Highland Park police, Detroit police, state police and the Wayne County Sheriff’s Office all had a presence, representing law enforcement. Members of the Jewish and Chaldean communities also planned to partake in the protest, Ellis said.
Marchers young and old said they wanted to see changes in race relations and to have the needs of minorities addressed.
"You have to deal with the root cause of racism that has existed for hundreds of years in the country," said Ron Johnson, 60, of Detroit. "Education, access to health care, jobs, opportunities. Those problems exist more in urban and poor areas.”
Oten Wyatt IV, 16, of Detroit said he joined the march to be part of a movement for change.
"Put justice in place no matter who they are,” Wyatt said. “A human is a human and they all deserve justice, no matter who they are and no matter their place in society.”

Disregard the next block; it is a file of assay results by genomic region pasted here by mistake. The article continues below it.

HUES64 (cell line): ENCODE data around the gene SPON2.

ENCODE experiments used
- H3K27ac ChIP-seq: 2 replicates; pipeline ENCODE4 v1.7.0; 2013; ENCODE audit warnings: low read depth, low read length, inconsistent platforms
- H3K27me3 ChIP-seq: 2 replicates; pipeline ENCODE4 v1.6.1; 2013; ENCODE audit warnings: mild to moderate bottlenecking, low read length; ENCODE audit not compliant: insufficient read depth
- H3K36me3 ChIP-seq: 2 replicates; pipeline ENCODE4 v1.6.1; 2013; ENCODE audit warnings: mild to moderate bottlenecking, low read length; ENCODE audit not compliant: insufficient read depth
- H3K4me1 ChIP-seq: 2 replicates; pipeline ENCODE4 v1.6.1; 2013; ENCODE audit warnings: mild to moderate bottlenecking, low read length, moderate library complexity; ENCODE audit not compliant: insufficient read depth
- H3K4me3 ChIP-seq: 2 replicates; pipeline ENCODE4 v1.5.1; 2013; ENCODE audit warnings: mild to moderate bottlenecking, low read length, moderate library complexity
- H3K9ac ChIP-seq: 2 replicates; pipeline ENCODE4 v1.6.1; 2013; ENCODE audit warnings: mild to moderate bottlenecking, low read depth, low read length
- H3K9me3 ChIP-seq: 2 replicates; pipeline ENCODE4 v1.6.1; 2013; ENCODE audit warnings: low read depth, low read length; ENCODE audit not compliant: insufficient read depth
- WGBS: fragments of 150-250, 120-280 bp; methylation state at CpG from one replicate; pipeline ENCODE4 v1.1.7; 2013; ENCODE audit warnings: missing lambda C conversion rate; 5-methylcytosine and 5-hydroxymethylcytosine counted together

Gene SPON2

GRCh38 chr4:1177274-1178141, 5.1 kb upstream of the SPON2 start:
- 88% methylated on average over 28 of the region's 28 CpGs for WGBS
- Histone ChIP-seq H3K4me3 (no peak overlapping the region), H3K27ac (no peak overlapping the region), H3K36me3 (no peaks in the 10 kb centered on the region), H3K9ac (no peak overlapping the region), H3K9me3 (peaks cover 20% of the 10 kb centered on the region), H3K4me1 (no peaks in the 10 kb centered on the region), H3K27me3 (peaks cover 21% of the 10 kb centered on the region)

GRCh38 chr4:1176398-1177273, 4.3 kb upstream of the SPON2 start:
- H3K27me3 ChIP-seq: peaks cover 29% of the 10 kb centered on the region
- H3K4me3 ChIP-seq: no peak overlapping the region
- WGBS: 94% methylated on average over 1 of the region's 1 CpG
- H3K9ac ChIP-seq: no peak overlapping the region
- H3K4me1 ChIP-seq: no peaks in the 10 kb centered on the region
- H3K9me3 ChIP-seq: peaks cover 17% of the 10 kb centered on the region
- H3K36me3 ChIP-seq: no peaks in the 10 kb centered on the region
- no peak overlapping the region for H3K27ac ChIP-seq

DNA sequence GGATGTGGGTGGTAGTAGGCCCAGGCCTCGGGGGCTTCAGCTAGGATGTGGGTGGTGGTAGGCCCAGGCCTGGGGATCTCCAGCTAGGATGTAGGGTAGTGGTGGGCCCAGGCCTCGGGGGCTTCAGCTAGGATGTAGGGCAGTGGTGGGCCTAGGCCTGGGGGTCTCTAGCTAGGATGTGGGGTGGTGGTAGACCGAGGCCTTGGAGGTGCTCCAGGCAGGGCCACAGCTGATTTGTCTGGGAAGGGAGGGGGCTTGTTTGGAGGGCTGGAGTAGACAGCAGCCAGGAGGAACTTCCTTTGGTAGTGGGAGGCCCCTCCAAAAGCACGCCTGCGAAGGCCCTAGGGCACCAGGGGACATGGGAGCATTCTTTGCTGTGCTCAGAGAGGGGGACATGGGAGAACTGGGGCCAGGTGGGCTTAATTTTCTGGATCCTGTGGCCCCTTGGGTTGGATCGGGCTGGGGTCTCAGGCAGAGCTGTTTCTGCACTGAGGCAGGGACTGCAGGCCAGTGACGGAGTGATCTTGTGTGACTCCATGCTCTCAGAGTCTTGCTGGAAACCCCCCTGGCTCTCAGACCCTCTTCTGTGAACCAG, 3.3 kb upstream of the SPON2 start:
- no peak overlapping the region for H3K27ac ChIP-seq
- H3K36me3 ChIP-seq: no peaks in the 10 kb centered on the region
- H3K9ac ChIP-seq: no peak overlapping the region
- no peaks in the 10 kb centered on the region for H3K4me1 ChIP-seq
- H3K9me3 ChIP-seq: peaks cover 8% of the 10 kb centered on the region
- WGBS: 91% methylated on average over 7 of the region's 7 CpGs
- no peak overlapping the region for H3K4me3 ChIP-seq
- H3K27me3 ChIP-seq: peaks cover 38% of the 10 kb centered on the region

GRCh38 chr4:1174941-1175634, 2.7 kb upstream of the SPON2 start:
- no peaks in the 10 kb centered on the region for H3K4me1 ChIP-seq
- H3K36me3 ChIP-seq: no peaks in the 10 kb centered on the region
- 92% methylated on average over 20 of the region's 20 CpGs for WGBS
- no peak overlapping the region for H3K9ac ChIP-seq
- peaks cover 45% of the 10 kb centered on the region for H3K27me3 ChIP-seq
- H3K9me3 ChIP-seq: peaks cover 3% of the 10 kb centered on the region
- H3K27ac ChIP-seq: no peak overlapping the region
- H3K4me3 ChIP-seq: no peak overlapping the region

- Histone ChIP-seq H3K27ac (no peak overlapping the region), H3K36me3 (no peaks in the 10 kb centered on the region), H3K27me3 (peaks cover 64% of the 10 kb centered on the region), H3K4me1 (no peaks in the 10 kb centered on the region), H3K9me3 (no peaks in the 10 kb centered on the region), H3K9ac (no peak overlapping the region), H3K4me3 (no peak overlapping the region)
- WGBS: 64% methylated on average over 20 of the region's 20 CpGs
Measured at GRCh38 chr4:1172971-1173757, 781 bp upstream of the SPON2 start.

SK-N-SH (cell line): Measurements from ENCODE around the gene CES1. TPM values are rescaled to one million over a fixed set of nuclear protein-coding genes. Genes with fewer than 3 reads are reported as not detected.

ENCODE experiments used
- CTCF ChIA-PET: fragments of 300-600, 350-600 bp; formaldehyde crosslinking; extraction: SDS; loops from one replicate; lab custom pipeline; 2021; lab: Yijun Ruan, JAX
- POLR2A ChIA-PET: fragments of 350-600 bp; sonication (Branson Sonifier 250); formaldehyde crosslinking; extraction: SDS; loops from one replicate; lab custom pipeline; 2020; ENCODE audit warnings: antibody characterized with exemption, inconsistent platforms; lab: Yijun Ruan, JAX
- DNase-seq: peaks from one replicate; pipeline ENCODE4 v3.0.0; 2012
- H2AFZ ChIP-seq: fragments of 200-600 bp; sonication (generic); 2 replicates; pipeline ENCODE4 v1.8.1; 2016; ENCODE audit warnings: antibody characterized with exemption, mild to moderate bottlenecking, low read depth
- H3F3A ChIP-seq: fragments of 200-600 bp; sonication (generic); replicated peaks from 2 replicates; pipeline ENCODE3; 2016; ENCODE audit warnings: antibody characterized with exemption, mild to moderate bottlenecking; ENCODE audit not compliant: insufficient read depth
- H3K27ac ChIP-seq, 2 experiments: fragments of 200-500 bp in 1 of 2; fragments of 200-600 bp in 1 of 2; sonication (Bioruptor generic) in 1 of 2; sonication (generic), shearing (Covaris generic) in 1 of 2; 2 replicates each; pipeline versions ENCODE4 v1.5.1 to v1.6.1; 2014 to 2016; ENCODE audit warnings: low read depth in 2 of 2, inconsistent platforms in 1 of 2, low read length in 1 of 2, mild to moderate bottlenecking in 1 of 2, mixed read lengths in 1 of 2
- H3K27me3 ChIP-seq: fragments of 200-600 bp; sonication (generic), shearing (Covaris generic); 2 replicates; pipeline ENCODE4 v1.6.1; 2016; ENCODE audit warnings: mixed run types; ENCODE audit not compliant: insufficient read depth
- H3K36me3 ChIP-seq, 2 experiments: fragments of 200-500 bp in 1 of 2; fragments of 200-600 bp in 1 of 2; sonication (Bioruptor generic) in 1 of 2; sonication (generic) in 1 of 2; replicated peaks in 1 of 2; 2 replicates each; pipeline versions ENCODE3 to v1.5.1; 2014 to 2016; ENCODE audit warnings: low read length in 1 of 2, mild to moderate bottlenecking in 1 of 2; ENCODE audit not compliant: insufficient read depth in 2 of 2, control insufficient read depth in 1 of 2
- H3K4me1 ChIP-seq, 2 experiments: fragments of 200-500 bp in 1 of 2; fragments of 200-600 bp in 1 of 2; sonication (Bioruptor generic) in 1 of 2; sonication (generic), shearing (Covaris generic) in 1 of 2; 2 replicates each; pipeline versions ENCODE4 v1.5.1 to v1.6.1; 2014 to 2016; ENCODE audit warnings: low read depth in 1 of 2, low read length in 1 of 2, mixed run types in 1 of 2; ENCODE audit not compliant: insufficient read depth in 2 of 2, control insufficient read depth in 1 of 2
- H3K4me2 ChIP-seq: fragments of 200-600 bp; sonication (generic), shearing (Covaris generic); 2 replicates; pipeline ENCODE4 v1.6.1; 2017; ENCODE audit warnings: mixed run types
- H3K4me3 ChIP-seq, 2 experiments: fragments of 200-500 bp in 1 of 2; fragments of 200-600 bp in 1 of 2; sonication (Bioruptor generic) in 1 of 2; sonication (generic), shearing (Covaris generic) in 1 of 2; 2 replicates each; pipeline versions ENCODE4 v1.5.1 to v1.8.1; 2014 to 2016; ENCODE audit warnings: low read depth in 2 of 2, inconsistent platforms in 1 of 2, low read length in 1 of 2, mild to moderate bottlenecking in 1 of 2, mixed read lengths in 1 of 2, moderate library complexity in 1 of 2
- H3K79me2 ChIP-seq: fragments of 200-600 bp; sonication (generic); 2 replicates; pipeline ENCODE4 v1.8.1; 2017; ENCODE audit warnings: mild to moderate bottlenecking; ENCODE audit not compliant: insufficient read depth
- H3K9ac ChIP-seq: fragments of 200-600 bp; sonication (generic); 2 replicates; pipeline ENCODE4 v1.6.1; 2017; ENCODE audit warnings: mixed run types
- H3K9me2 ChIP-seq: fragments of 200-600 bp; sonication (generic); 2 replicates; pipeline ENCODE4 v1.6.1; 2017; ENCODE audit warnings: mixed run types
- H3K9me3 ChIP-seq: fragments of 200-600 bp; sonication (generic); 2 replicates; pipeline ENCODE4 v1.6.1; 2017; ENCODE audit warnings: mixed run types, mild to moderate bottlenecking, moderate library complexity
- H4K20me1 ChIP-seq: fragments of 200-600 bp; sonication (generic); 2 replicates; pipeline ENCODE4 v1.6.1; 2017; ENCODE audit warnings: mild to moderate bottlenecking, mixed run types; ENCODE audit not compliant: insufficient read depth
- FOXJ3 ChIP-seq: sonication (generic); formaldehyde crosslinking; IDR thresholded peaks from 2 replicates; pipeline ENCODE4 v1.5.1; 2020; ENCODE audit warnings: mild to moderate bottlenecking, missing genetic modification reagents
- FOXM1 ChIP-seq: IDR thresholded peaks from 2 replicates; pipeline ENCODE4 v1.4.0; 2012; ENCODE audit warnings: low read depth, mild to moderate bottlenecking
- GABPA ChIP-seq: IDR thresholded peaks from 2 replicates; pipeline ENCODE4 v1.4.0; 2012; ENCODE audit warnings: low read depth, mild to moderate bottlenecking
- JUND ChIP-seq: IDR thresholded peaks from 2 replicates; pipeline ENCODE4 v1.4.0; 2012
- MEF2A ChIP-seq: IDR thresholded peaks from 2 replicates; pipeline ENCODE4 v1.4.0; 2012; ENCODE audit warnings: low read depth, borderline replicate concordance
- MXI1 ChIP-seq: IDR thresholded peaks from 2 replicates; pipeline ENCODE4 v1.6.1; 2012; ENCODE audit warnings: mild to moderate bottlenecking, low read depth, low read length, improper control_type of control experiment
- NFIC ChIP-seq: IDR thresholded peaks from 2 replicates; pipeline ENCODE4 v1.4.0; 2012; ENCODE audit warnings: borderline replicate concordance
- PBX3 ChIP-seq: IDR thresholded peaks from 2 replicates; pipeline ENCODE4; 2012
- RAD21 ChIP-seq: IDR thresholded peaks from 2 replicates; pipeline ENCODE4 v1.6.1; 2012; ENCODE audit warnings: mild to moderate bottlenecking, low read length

On Monday, Whitmer said she had a "high level" of concern about the protests, specifically participants not wearing masks, potentially spreading COVID-19.
In past weeks, the governor repeatedly criticized protests against her stay-at-home orders for potentially spreading the virus. During an appearance on "The View" on May 13 — 22 days ago — Whitmer said the protests at the time made it "much more precarious" for the state to continue reopening its economy.
"The fact of the matter is these protests, in a perverse way, make it likelier that we are going to have to stay in a stay-home posture," Whitmer said then. "The whole point of them, supposedly, is that they don’t want to be doing that.”